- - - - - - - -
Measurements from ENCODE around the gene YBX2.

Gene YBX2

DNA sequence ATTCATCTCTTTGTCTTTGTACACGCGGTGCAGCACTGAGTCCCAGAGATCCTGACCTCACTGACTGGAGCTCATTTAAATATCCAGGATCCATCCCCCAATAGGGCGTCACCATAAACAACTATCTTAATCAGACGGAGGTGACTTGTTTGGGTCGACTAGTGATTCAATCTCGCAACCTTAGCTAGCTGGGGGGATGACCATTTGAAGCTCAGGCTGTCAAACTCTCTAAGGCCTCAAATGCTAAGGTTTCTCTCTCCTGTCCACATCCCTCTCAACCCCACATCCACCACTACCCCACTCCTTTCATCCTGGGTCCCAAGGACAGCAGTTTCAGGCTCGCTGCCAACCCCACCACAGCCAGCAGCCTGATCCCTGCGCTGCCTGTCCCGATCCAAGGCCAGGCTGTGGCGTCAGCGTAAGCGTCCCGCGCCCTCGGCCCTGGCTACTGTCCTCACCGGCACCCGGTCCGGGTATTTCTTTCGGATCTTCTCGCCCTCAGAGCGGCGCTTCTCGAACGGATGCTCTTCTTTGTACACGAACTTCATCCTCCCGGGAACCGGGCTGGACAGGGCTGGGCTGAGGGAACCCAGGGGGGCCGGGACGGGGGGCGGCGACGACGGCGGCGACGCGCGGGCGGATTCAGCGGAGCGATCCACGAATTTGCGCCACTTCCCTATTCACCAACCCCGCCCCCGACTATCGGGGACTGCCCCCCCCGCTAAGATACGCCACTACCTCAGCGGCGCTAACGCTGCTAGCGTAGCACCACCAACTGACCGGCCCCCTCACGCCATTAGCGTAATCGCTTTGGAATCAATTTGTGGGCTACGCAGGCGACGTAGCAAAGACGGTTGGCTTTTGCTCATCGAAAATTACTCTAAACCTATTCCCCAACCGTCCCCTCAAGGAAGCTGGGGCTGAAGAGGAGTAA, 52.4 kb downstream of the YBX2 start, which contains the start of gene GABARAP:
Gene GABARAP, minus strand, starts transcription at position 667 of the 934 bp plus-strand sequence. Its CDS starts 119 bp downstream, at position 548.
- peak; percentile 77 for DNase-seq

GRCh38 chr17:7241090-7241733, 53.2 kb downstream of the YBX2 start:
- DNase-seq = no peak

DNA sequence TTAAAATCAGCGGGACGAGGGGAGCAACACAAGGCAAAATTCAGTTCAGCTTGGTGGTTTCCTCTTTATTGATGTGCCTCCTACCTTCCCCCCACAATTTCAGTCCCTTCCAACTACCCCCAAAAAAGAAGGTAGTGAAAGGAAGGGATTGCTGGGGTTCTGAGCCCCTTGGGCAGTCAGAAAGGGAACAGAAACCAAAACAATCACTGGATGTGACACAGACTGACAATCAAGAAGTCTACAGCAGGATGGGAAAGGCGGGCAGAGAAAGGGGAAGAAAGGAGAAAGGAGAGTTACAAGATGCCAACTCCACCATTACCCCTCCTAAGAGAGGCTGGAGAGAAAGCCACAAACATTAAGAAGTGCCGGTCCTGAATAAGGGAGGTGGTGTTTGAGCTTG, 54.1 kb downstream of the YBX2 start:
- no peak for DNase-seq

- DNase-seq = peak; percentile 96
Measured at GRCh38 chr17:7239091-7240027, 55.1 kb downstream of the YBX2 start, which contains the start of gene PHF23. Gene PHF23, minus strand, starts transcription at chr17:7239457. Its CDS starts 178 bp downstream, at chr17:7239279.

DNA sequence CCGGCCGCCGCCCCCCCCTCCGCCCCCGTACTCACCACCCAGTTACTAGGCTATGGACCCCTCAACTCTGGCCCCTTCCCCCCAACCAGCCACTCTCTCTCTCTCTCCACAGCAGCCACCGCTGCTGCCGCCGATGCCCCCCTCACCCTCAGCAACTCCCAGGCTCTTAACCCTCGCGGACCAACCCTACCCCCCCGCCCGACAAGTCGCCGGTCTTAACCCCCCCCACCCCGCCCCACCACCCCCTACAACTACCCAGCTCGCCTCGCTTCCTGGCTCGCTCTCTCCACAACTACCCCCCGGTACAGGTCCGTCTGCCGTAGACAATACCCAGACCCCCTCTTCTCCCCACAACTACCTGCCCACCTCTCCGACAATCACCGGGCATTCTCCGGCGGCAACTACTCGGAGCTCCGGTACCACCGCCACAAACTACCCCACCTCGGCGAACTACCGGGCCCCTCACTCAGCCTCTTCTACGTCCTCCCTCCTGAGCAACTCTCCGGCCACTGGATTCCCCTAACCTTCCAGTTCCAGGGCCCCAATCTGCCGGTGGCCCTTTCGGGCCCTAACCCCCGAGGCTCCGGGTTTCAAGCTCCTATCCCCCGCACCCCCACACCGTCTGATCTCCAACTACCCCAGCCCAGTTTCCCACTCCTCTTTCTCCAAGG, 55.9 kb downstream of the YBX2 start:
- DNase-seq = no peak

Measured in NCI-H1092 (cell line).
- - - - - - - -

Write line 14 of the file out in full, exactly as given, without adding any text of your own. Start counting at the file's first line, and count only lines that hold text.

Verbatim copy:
Measured in NCI-H1092 (cell line).